Re: focus so deeply on DTP.

Subject: Re: focus so deeply on DTP.
From: Kris Olberg <KJOlberg -at- AOL -dot- COM>
Date: Sun, 5 Nov 1995 13:02:29 -0500

In a message dated 95-11-04 16:10:14 EST, dhaugen -at- BARNESVILLE -dot- POLARISTEL -dot- NET
(diane haugen) writes:

>I am surprised that as a technical writer, you do not consider the design
>of the page an integral part of the writing process. Desktop publishing
>software has revolutionized the publishing industry for the very reason
>that it is a tool that allows the blending of what was once two separate
>tasks, the writing and the layout and design of the printed page.

I do consider page layout and design to be integral to the PUBLISHING
process, not the writing process. Call me old-fashioned, but in the old days
(my pre-writing days), the keyliners, typesetters, and editors were the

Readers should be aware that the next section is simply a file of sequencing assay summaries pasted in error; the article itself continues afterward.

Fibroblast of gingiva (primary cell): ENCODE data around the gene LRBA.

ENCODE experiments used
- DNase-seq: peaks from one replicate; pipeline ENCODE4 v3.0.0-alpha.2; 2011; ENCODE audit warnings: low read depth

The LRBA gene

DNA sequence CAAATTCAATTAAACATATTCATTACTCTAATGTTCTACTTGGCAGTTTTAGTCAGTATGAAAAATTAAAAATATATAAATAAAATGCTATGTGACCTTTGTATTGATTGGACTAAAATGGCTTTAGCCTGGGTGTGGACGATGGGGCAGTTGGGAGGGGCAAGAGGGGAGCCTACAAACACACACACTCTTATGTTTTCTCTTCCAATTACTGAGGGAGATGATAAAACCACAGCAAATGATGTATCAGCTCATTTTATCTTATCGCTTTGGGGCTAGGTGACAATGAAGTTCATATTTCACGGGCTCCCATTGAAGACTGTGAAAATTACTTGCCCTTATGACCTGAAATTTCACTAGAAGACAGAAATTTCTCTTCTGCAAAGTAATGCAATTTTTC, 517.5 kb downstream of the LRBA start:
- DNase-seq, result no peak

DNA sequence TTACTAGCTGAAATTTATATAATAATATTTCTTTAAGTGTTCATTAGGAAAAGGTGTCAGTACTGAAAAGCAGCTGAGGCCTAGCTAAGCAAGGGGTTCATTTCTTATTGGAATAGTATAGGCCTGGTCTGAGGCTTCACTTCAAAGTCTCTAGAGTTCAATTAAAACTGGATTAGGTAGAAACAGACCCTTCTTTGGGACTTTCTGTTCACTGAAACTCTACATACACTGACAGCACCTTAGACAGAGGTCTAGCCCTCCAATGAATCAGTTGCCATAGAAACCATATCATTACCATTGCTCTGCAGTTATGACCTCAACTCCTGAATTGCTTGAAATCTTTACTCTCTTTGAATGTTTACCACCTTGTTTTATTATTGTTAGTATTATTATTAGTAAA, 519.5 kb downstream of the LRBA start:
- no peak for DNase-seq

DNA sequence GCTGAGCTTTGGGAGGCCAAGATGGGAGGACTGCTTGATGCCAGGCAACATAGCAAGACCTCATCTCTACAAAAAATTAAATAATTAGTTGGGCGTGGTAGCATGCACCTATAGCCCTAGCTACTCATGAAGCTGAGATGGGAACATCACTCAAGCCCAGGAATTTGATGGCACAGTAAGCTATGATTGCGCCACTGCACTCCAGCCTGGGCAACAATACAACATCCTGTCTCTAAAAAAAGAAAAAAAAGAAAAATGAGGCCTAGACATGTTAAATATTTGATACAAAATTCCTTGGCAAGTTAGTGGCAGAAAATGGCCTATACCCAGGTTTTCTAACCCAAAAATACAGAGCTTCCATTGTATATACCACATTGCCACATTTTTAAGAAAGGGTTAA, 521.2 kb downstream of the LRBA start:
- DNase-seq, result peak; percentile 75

experts at page layout and design. The writers were allowed to focus on the
writing, the product of which they handed to the production people for
typesetting, keylining, etc. This separation of skills forced the production
folks and editors to be GOOD at producing readable, interesting copy.

From a strictly business perspective, the writing and production skills
should be separated when it's economically feasible to do so. DTP people can
be paid less than writers. This means that, when DTP personnel can be
resource-loaded to a point where they are busy, the end result is a product
that can be priced more competitively (or has a less negative effect on the
bottom line).

I long for the days when I can give my copy to DTP so they can perform their
magic on it. As it is now, I am forced to spend my time worrying about fonts,
point sizes, white space, rather than on the content.

Here's the irony: In my quest to be a writer, I put myself through college as
a typesetter, keyliner, and graphics artist. I made about one-half the salary
that writers were making. Now, as a writer, I spend much of my time as a DTP
and graphics artist. Funny though, I make about double what DTP people are

How can this possibly be good for both the writing and DTP professions?


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